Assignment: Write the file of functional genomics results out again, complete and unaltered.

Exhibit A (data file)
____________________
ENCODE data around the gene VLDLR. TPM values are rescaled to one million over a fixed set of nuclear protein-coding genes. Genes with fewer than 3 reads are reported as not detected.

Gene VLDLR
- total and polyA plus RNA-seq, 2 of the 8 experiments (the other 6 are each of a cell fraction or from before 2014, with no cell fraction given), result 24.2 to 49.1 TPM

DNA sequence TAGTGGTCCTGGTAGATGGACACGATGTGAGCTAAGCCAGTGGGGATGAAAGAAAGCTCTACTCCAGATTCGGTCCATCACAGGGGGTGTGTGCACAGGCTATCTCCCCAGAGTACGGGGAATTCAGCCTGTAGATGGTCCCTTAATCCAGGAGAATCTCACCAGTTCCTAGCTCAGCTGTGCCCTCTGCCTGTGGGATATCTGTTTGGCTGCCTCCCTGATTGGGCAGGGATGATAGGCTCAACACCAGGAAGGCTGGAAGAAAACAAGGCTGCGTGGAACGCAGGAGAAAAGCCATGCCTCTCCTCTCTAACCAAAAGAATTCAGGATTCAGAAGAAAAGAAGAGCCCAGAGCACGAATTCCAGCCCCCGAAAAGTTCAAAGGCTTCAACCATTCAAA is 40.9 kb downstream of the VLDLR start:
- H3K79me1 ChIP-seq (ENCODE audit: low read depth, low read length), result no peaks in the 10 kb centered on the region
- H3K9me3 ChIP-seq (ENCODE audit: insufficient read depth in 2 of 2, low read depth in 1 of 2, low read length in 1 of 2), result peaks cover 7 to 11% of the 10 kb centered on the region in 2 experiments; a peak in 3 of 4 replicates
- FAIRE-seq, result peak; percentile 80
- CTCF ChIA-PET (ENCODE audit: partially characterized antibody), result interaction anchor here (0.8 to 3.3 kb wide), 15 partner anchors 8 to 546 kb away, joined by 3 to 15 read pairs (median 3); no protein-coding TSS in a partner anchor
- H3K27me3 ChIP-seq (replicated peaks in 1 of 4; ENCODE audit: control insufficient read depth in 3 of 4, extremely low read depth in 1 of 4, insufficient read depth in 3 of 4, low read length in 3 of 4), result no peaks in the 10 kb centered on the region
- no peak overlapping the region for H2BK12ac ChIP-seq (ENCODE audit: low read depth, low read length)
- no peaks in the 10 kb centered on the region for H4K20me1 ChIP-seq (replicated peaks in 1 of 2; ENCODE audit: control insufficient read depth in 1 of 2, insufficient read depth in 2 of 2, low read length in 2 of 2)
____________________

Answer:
ENCODE data around the gene VLDLR. TPM values are rescaled to one million over a fixed set of nuclear protein-coding genes. Genes with fewer than 3 reads are reported as not detected.

Gene VLDLR
- total and polyA plus RNA-seq, 2 of the 8 experiments (the other 6 are each of a cell fraction or from before 2014, with no cell fraction given), result 24.2 to 49.1 TPM

DNA sequence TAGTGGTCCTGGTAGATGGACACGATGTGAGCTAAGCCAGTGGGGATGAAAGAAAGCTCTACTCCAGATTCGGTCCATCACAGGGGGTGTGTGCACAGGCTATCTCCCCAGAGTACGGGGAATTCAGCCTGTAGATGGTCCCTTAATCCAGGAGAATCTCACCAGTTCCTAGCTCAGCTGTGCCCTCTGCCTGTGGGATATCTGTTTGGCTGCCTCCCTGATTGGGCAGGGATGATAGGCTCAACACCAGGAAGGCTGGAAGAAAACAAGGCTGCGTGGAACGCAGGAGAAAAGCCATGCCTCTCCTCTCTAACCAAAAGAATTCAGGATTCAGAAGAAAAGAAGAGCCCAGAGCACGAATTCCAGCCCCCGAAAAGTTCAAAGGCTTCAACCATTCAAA is 40.9 kb downstream of the VLDLR start:
- H3K79me1 ChIP-seq (ENCODE audit: low read depth, low read length), result no peaks in the 10 kb centered on the region
- H3K9me3 ChIP-seq (ENCODE audit: insufficient read depth in 2 of 2, low read depth in 1 of 2, low read length in 1 of 2), result peaks cover 7 to 11% of the 10 kb centered on the region in 2 experiments; a peak in 3 of 4 replicates
- FAIRE-seq, result peak; percentile 80
- CTCF ChIA-PET (ENCODE audit: partially characterized antibody), result interaction anchor here (0.8 to 3.3 kb wide), 15 partner anchors 8 to 546 kb away, joined by 3 to 15 read pairs (median 3); no protein-coding TSS in a partner anchor
- H3K27me3 ChIP-seq (replicated peaks in 1 of 4; ENCODE audit: control insufficient read depth in 3 of 4, extremely low read depth in 1 of 4, insufficient read depth in 3 of 4, low read length in 3 of 4), result no peaks in the 10 kb centered on the region
- no peak overlapping the region for H2BK12ac ChIP-seq (ENCODE audit: low read depth, low read length)
- no peaks in the 10 kb centered on the region for H4K20me1 ChIP-seq (replicated peaks in 1 of 2; ENCODE audit: control insufficient read depth in 1 of 2, insufficient read depth in 2 of 2, low read length in 2 of 2)